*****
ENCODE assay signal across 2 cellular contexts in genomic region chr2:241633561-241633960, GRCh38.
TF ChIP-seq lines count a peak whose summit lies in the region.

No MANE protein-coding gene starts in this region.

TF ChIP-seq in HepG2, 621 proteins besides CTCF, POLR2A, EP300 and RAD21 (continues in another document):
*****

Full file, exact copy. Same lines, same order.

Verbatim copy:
ENCODE assay signal across 2 cellular contexts in genomic region chr2:241633561-241633960, GRCh38.
TF ChIP-seq lines count a peak whose summit lies in the region.

No MANE protein-coding gene starts in this region.

TF ChIP-seq in HepG2, 621 proteins besides CTCF, POLR2A, EP300 and RAD21 (continues in another document):